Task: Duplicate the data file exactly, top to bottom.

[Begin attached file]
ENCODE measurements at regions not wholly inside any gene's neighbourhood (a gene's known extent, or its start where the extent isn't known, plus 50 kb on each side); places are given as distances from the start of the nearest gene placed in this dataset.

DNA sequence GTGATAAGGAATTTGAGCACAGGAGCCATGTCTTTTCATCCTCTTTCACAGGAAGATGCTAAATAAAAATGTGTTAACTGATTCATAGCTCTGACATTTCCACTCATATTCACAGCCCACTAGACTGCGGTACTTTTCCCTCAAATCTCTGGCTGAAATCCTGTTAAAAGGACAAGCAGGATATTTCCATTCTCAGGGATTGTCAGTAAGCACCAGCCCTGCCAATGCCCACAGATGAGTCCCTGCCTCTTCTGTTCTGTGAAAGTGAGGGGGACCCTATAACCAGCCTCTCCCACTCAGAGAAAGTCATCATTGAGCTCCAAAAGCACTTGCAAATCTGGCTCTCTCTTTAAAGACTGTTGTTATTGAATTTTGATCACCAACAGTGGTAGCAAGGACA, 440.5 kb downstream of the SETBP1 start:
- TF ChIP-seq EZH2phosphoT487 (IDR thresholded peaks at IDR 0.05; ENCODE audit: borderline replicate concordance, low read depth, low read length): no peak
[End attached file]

ENCODE measurements at regions not wholly inside any gene's neighbourhood (a gene's known extent, or its start where the extent isn't known, plus 50 kb on each side); places are given as distances from the start of the nearest gene placed in this dataset.

DNA sequence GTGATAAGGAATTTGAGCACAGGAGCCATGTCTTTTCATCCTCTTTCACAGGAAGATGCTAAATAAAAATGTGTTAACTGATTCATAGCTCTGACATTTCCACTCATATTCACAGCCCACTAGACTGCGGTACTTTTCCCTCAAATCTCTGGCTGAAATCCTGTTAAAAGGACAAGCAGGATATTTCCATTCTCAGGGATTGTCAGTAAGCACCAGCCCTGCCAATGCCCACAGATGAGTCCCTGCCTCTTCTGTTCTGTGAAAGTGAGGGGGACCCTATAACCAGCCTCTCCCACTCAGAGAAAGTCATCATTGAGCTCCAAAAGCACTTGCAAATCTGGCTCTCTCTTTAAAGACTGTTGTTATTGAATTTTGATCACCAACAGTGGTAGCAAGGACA, 440.5 kb downstream of the SETBP1 start:
- TF ChIP-seq EZH2phosphoT487 (IDR thresholded peaks at IDR 0.05; ENCODE audit: borderline replicate concordance, low read depth, low read length): no peak